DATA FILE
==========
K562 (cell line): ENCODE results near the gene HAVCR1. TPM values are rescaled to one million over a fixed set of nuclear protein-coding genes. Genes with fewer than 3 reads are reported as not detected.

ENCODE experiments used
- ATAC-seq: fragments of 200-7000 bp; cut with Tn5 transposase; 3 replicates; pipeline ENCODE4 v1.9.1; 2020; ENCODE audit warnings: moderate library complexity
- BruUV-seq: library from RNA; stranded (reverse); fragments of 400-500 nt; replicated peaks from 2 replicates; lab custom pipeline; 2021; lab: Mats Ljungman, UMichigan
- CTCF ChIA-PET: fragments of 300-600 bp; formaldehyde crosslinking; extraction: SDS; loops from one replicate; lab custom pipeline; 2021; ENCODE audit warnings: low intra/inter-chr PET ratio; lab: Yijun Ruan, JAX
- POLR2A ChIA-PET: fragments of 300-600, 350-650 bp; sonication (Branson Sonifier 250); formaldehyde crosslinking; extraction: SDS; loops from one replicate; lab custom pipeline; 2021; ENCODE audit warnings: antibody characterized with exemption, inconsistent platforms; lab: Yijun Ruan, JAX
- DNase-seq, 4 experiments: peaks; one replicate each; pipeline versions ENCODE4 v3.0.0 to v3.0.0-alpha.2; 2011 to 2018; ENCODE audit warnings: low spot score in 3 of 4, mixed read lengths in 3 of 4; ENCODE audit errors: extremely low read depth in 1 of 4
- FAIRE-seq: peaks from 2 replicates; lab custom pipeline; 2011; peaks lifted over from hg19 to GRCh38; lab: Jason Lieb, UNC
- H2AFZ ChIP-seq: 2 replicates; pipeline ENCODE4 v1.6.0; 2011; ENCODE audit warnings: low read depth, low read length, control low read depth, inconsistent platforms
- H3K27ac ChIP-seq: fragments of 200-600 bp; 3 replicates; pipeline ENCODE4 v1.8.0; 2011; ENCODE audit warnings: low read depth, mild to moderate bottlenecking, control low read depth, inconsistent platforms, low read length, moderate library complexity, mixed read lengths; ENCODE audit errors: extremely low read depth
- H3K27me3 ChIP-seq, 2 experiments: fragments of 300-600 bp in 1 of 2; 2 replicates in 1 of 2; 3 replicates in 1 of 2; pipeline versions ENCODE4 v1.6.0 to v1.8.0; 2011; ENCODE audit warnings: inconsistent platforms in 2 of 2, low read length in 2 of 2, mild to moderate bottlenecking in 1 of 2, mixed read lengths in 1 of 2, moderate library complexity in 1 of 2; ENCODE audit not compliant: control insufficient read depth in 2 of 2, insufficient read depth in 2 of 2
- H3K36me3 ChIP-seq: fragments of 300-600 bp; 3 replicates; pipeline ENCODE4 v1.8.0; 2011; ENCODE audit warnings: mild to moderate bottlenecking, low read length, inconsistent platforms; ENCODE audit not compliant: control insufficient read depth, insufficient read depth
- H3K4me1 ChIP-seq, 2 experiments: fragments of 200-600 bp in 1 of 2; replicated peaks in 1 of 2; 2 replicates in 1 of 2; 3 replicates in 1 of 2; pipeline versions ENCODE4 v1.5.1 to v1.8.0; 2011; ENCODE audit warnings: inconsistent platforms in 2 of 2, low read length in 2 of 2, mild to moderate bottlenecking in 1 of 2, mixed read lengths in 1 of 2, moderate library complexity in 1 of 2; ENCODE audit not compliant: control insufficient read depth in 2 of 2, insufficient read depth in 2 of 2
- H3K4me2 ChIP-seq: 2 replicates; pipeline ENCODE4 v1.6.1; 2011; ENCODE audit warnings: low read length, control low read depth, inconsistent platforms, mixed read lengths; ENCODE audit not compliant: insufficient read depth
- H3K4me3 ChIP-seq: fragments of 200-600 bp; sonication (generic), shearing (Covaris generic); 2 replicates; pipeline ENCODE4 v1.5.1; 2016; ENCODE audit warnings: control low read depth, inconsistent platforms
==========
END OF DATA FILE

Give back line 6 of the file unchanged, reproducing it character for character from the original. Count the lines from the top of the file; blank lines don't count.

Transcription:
- POLR2A ChIA-PET: fragments of 300-600, 350-650 bp; sonication (Branson Sonifier 250); formaldehyde crosslinking; extraction: SDS; loops from one replicate; lab custom pipeline; 2021; ENCODE audit warnings: antibody characterized with exemption, inconsistent platforms; lab: Yijun Ruan, JAX